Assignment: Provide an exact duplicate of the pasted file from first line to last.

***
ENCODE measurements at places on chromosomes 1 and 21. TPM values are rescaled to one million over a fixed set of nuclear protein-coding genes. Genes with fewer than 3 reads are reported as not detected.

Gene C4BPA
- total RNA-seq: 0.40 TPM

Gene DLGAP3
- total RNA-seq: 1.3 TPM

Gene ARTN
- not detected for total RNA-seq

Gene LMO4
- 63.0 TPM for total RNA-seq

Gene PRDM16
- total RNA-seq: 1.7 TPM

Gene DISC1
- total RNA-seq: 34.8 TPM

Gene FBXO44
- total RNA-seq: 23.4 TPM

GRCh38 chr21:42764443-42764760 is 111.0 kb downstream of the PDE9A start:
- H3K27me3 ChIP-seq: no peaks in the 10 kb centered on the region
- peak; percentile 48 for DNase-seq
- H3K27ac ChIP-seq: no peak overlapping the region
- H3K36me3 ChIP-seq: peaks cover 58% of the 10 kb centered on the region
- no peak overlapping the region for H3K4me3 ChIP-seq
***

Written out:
ENCODE measurements at places on chromosomes 1 and 21. TPM values are rescaled to one million over a fixed set of nuclear protein-coding genes. Genes with fewer than 3 reads are reported as not detected.

Gene C4BPA
- total RNA-seq: 0.40 TPM

Gene DLGAP3
- total RNA-seq: 1.3 TPM

Gene ARTN
- not detected for total RNA-seq

Gene LMO4
- 63.0 TPM for total RNA-seq

Gene PRDM16
- total RNA-seq: 1.7 TPM

Gene DISC1
- total RNA-seq: 34.8 TPM

Gene FBXO44
- total RNA-seq: 23.4 TPM

GRCh38 chr21:42764443-42764760 is 111.0 kb downstream of the PDE9A start:
- H3K27me3 ChIP-seq: no peaks in the 10 kb centered on the region
- peak; percentile 48 for DNase-seq
- H3K27ac ChIP-seq: no peak overlapping the region
- H3K36me3 ChIP-seq: peaks cover 58% of the 10 kb centered on the region
- no peak overlapping the region for H3K4me3 ChIP-seq